Outsourcing options

One option that many employers, faced with all these costly impositions, will want to study as an alternative to employing staff is outsourcing. Why not employ contract labour or freelancers?

After all, with direct employees, as well as the pitfalls of discrimination and redundancy, employers have a statutory obligation to deduct employees’ income tax and national insurance contributions at source — for both full- and part-time and remit them to the authorities. They are obliged to pay a minimum wage and provide paid holidays, not to mention paid maternity and paternity leave.

Needless to say, it is not as simple as it seems to switch to outsourcing and evade all the modern obligations of employment. ‘It is a balancing act,’ says Guinan. For example, it’s probably fine if you hire a self-employed contractor, who can be seen to be working on his own account and can be easily substituted for another and handles his own tax and National Insurance. But if the contract is for personal services and subject to your control, this will probably be deemed direct employment.

As Jo Evans at Lewis Silkin explains, it is essential to reach a clear agency agreement if using agency staff, setting out who is responsible for what and who bears what risks. ‘It is crucial that the agency plays ball,’ she adds, and it is also vital the agency handles its own tax affairs.’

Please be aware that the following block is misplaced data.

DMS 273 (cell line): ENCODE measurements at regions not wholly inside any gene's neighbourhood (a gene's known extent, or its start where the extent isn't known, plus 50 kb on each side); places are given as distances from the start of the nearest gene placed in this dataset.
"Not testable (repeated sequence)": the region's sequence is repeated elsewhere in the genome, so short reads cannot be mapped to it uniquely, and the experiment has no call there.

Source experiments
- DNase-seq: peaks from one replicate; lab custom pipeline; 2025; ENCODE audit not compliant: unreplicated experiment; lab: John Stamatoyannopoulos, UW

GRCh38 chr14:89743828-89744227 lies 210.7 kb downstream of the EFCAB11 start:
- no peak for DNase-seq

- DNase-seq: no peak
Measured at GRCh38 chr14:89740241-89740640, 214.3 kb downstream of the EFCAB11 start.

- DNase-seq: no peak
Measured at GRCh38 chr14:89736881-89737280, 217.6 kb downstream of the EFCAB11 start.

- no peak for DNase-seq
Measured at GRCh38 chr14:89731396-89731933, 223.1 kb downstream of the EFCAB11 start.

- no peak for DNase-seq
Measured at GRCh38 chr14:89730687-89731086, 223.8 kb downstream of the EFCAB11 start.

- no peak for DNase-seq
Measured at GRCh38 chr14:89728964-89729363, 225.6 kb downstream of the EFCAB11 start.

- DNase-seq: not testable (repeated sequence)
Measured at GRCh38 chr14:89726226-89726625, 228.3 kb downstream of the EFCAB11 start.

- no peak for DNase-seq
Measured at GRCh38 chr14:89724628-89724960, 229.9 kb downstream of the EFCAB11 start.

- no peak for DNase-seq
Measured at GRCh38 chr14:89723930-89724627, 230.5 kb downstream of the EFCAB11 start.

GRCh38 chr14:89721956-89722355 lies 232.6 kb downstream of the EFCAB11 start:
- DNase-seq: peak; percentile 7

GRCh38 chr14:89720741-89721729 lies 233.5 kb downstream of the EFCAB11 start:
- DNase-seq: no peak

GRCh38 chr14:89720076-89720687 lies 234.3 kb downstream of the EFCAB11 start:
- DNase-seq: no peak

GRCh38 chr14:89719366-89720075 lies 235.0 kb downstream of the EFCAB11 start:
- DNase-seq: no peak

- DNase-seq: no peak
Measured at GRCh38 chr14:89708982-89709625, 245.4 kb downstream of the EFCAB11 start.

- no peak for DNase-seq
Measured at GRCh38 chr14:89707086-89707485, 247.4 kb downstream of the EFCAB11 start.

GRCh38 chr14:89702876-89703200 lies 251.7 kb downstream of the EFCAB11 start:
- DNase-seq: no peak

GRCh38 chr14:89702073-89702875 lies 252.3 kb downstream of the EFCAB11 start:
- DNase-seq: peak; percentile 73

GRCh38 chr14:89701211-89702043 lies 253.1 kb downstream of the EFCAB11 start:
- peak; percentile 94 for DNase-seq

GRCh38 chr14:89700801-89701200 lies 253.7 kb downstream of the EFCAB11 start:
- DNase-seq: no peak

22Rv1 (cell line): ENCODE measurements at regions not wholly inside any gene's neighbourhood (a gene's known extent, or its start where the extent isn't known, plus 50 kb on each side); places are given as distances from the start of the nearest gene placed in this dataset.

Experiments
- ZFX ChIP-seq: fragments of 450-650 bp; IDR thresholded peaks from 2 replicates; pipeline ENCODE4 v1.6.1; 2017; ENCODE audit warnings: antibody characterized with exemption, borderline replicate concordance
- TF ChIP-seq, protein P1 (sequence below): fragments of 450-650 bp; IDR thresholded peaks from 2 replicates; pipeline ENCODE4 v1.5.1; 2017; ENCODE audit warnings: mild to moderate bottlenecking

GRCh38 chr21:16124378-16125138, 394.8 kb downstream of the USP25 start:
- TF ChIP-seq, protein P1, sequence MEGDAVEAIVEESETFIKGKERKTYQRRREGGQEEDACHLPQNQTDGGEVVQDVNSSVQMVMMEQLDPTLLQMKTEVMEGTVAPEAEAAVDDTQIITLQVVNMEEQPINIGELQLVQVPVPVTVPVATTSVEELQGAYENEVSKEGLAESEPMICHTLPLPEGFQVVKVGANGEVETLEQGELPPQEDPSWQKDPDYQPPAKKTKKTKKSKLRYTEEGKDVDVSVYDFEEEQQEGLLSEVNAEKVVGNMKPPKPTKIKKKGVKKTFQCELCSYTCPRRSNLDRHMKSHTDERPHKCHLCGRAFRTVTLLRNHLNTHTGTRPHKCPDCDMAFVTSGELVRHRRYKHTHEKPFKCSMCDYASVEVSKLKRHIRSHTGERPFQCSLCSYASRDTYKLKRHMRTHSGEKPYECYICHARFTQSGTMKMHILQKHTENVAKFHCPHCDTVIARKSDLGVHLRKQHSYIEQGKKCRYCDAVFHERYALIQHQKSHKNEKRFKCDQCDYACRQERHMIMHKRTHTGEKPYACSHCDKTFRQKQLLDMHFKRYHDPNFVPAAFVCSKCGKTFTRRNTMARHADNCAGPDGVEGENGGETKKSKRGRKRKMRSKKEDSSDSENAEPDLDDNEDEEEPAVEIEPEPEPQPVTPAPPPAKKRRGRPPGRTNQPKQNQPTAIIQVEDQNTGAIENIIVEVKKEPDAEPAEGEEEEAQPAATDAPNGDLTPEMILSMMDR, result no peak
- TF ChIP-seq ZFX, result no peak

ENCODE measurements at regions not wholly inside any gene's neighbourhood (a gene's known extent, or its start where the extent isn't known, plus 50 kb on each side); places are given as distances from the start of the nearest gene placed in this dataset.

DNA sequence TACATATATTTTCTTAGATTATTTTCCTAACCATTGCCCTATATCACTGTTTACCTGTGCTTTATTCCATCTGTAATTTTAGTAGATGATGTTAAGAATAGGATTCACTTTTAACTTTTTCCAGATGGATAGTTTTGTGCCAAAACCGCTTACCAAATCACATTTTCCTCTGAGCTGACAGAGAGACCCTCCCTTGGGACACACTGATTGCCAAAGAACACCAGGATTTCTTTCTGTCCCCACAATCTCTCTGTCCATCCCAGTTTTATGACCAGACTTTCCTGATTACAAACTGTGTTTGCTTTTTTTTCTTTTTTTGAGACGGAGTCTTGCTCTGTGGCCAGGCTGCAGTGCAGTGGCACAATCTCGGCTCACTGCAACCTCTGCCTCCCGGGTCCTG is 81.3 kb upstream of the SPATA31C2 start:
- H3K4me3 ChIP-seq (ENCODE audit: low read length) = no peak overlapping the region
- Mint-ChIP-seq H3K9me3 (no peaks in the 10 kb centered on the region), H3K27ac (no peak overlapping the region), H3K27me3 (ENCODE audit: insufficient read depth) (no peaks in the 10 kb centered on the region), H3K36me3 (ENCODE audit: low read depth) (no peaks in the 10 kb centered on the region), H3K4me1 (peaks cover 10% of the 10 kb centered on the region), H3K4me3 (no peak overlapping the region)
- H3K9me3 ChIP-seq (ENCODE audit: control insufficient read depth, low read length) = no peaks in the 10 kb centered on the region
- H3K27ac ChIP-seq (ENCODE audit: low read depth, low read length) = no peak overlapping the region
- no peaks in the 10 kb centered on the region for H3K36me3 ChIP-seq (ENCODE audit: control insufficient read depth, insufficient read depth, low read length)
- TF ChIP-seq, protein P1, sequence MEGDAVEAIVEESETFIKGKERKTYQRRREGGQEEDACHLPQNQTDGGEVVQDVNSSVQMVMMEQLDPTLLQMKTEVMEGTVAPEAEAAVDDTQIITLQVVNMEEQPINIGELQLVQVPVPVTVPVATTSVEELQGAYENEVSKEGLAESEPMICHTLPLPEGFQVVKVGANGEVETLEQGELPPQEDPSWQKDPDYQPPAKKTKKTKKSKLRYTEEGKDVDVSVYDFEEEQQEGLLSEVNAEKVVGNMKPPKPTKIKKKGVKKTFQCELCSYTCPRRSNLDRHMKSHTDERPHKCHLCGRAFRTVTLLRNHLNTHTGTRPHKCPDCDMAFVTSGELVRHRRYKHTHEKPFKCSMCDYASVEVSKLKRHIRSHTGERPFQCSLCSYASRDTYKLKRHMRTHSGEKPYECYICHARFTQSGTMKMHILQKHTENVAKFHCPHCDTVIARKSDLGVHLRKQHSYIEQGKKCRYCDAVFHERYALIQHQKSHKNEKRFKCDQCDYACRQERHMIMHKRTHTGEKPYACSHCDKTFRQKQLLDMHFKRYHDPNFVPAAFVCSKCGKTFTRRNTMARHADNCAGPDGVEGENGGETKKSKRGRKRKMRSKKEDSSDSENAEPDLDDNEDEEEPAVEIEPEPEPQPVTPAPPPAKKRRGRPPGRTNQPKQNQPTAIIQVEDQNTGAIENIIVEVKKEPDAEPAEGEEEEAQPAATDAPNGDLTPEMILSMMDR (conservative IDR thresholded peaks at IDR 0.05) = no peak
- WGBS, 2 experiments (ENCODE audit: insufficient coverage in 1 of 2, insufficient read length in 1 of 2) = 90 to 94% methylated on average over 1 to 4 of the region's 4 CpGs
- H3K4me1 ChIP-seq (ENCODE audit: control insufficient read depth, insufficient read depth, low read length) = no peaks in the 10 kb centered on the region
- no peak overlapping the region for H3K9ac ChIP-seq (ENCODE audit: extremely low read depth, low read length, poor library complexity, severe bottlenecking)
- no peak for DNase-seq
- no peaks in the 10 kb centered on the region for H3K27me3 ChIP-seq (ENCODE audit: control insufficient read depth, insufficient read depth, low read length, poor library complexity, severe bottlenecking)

Agency staff are more suited to project work, especially in a field such as advertising, she argues. However, in operations where skilled agency workers develop key working relationships with your customers or suppliers, they can create goodwill for your company in the process — which they could take away with them in a way that could be hard to prevent.

Galling as it may be, most employers working to build up their companies have little choice but to knuckle down and formulate codes for their employment practices, scrupulously keep staff informed as to what they are and — most irksome for a small group without the luxury of a human resources department — keep themselves informed of the frequent changes in the rules.

Informal arrangements, such as giving some loyal and/or outstanding employees favoured terms, have a nasty habit of crystallising over time from favours to entitlements. Outsourcing can work for some, but by no means for all and can bring its own risks. In the words of one adviser in this field, ‘the days of the owner-manager being master in his own house are long gone.’

Marc Barber

Marc Barber

Marc was editor of GrowthBusiness from 2006 to 2010. He specialised in writing about entrepreneurs, private equity and venture capital, mid-market M&A, small caps and high-growth businesses.